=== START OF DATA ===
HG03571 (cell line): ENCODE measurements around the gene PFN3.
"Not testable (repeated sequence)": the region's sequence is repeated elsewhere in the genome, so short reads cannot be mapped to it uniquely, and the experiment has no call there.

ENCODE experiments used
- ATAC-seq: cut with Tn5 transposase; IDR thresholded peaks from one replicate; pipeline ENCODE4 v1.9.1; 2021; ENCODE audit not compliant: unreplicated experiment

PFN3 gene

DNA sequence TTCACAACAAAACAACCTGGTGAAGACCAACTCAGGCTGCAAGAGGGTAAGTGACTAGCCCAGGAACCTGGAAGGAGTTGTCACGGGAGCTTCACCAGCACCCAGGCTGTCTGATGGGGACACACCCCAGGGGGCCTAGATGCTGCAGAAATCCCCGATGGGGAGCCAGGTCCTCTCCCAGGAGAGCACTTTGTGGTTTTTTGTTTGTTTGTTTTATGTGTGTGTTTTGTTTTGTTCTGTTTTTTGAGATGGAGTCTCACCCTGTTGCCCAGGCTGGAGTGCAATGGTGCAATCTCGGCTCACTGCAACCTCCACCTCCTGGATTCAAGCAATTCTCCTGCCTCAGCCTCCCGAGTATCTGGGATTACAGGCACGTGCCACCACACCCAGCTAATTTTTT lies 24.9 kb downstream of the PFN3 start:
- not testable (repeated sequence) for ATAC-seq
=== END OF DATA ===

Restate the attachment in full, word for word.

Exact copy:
HG03571 (cell line): ENCODE measurements around the gene PFN3.
"Not testable (repeated sequence)": the region's sequence is repeated elsewhere in the genome, so short reads cannot be mapped to it uniquely, and the experiment has no call there.

ENCODE experiments used
- ATAC-seq: cut with Tn5 transposase; IDR thresholded peaks from one replicate; pipeline ENCODE4 v1.9.1; 2021; ENCODE audit not compliant: unreplicated experiment

PFN3 gene

DNA sequence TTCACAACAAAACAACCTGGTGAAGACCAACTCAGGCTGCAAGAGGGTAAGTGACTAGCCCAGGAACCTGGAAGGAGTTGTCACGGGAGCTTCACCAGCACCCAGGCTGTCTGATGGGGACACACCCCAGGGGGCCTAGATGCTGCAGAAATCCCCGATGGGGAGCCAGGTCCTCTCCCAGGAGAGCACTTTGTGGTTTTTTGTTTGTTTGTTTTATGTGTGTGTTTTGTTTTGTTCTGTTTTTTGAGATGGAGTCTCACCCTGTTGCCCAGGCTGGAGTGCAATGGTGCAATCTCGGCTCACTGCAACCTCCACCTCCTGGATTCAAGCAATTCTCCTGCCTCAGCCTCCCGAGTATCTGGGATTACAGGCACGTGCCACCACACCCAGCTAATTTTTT lies 24.9 kb downstream of the PFN3 start:
- not testable (repeated sequence) for ATAC-seq